This past year pitted finance leaders against a constant flow of surprises. What caught us off guard in 2023? The U.S. economy managed to avoid the expected pullback. The constant interest rate hikes continued, until they didn’t. Layoffs were plentiful, but labor markets remained tight and the U.S. unemployment rate remains at near-historic lows. Artificial intelligence (AI) hit the mainstream and became a business expectation. And global instability increased, among many other issues. Many leaders in finance and beyond were left guessing and scrambling to adjust plans and budgets.
To better understand how CFOs reacted to these challenges, Planful surveyed just over 1,000 CFOs and finance leaders. It’s a CFO’s job to avoid surprises and, when they happen, to be ready with a plan to minimize their impact. After a year full of surprises, here are the top lessons learned, according to the survey’s results.
Deft workforce planning must be a key CFO strength
Nearly half of those surveyed said their number-one pain point was workforce planning, which has been a thorny issue the past few years. CFOs continued to put outsized effort into managing workforces to find the right level of resources to support changing business conditions and forecasts.
Between the global pandemic, tight labor markets, and relocating workers, workforce challenges might seem like an obvious pain point. However, it appears as if these big swings in workforce budgets happened because most companies have been missing growth projections for the past few quarters.
Finance already spends too much time finding and understanding data and too little time digging into it to prepare better forecasts. CFOs and finance teams that have quick access to data and intuitive analysis tools can create better forecasts for the workforce and beyond. Surprises will always appear, but when CFOs can see them earlier or react to them more quickly, the business has more time to respond effectively.
The best CFOs have built tight bonds across the business
It’s been said again and again, but 2023 further solidified the CFO’s role as a strategic advisor for the entire company. But that requires alignment, collaboration, and trust that goes both ways and extends to all corners of the business.
In the survey, finance leaders said the executives they partnered with most often were the CEO, CMO, and Chief Product Officer, in that order. The CEO is obvious, but given the number-one lesson learned above, it is surprising to see that Chief People Officer didn’t make the top three. People are usually the biggest cost in an organization, so having tight alignment with the heads of Finance and HR helps both avoid surprises and better react to changes.
Finance leaders must understand at a detailed level how the rest of the business is performing. Spending more time with decision-makers across the business is how you learn about issues before they become unwelcome surprises.
AI is the real deal for the Office of the CFO
The hype around AI and generative AI exploded in 2023, as did investments in related startups and AI technology solutions. This amped up the pressure on CFOs to understand the benefits and risks of AI, and to quickly find the resources to keep up with competitors.
In many cases, AI is being used effectively to improve efficiency and productivity, elevate the customer experience, reduce costs, and, critical for finance leaders, analyze large volumes of data to spot errors and find valuable insights that humans might overlook. It is a sure thing that AI use will only continue to grow, so finance must find ways to use AI to catalyze business growth and profitability.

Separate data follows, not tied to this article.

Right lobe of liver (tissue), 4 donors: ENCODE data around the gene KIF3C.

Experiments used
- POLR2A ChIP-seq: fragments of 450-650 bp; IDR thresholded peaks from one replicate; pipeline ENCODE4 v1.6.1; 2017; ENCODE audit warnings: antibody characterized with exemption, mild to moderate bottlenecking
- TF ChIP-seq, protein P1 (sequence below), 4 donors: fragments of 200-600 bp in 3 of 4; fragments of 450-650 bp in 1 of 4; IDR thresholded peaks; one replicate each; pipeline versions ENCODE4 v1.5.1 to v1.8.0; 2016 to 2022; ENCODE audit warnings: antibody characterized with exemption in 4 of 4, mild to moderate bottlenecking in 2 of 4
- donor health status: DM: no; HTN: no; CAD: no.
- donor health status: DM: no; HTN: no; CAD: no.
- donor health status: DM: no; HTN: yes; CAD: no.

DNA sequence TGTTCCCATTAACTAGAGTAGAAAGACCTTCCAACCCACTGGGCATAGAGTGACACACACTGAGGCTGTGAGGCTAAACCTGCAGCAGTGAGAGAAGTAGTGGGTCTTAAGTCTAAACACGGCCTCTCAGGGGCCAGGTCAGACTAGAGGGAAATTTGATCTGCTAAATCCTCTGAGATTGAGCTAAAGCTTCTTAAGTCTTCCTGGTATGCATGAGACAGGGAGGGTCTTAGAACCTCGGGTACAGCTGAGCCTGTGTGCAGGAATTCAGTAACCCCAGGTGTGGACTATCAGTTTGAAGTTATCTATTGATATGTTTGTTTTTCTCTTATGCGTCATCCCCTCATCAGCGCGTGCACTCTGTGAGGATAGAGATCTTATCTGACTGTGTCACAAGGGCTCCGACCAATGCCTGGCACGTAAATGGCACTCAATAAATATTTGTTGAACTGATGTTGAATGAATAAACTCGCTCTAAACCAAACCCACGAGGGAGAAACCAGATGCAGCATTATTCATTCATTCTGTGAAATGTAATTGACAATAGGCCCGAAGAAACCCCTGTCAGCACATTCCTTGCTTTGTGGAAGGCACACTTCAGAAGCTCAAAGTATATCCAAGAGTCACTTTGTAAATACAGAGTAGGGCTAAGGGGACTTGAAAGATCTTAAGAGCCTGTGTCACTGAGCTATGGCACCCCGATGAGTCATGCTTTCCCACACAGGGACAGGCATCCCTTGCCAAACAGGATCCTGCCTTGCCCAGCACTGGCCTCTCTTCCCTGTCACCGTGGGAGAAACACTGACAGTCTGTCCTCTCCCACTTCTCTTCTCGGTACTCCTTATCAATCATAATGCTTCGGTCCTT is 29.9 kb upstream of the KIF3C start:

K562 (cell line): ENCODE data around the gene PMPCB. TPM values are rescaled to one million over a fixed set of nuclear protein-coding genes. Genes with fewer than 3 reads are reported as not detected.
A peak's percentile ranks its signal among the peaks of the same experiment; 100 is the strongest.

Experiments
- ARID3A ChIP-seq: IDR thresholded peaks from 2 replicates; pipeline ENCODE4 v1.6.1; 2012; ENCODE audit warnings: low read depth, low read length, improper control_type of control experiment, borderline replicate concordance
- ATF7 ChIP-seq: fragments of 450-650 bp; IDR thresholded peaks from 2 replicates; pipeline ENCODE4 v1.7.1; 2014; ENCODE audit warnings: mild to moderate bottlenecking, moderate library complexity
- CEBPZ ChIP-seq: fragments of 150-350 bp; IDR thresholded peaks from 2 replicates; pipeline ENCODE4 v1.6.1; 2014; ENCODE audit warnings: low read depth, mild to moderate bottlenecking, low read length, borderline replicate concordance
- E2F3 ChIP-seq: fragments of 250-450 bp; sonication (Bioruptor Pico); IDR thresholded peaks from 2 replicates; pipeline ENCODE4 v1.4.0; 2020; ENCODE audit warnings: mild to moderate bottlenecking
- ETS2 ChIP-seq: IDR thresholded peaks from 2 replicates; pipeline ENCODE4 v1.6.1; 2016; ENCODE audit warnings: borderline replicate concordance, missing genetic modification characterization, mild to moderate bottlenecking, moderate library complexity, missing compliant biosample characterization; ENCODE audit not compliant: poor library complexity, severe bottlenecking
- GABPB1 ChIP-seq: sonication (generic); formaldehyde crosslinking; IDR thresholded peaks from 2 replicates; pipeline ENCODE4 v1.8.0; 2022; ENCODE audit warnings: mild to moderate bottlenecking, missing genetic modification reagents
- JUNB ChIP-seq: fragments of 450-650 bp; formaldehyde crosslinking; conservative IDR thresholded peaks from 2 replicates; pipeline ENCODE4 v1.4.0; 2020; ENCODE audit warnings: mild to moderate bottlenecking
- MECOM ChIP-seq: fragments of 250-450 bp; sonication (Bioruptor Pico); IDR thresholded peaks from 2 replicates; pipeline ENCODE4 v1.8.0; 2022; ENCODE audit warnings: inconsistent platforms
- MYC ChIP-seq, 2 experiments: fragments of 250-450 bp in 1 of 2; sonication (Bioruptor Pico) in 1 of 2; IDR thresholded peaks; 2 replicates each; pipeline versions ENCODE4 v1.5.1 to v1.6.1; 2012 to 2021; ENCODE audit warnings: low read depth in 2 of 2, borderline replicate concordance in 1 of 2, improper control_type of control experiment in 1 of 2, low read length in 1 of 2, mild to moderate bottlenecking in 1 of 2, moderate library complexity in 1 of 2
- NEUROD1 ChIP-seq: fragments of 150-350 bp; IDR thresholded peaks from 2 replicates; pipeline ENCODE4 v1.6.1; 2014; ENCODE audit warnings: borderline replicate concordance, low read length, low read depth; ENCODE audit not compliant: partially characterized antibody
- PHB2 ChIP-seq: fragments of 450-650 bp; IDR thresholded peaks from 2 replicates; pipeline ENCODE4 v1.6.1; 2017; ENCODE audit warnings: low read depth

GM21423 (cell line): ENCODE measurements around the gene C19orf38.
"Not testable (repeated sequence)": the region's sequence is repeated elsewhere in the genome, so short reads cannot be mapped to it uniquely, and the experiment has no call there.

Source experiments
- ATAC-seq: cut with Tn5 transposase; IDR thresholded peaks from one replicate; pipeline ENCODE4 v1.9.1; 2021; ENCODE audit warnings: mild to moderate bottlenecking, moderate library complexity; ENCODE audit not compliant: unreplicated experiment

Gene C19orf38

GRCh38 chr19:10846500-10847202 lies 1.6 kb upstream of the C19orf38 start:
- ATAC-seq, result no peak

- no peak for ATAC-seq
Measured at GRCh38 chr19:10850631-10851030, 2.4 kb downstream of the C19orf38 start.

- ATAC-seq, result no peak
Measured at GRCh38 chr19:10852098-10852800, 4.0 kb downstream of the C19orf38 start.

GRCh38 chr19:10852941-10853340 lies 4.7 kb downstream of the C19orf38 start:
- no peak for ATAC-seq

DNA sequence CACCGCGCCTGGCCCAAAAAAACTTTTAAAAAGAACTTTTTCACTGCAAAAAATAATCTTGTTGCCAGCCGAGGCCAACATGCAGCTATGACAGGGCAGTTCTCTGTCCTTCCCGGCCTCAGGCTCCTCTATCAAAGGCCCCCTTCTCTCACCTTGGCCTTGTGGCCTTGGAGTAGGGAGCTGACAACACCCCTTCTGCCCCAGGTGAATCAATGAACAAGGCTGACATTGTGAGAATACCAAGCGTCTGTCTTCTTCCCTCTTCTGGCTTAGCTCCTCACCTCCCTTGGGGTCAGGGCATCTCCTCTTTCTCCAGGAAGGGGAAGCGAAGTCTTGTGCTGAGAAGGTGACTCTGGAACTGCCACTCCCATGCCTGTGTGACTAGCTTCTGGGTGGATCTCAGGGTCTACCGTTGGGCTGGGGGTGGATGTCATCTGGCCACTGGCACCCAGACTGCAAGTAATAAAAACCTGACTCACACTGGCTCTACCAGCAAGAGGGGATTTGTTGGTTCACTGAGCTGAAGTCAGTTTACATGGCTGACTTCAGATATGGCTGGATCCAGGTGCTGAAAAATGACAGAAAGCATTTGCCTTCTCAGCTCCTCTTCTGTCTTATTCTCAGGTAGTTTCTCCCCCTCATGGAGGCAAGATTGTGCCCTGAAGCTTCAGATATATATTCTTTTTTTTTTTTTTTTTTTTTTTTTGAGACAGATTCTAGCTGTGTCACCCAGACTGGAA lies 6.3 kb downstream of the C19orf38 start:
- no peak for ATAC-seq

In 2023, AI and generative AI have also been proven to help the CFO’s teams specifically. Survey respondents mentioned report generation, forecasting, and identifying data anomalies as the top three AI use cases for finance. Generative AI is also showing promise to automatically explain variances, summarize reports, and make suggestions that CFOs can then use to enhance decision-making and gain a better understanding of the broader economic and business context.
CFOs must supercharge their team’s tech
Finance and accounting teams will always use spreadsheets, but Excel shouldn’t be the operating system for your financial performance management efforts. The problems with spreadsheets today are the same problems with spreadsheets two years ago and two decades ago: they're disconnected, they break, you can't collaborate … you get the point.
More and more, CFOs are moving the bulk of their financial performance management (FPM) to dedicated planning software over spreadsheets. Seventy percent of the respondents to the survey say that their organizations increased FPM budgets in 2023. Of all respondents at organizations that have already deployed an FPM solution, 78% say they realized a return on investment (ROI) in 6 months or less.
But, while CFOs are putting more resources into modernization, the transition must be accelerated. If not, you’ll miss out on automated processes, reduction in friction, having more time to investigate and understand the numbers, and building a platform for finance-focused AI technologies that provide more insights and help eliminate even more surprises.
Learn from the past to avoid future surprises
Getting better at workforce planning, collaborating more with all leaders across the business, investing in AI, and modernizing finance tech were key lessons learned in 2023. For 2024, CFOs can start the year off strong by making moves to improve how finance operates, and you’ll be able to face any surprises with calm composure and cool confidence.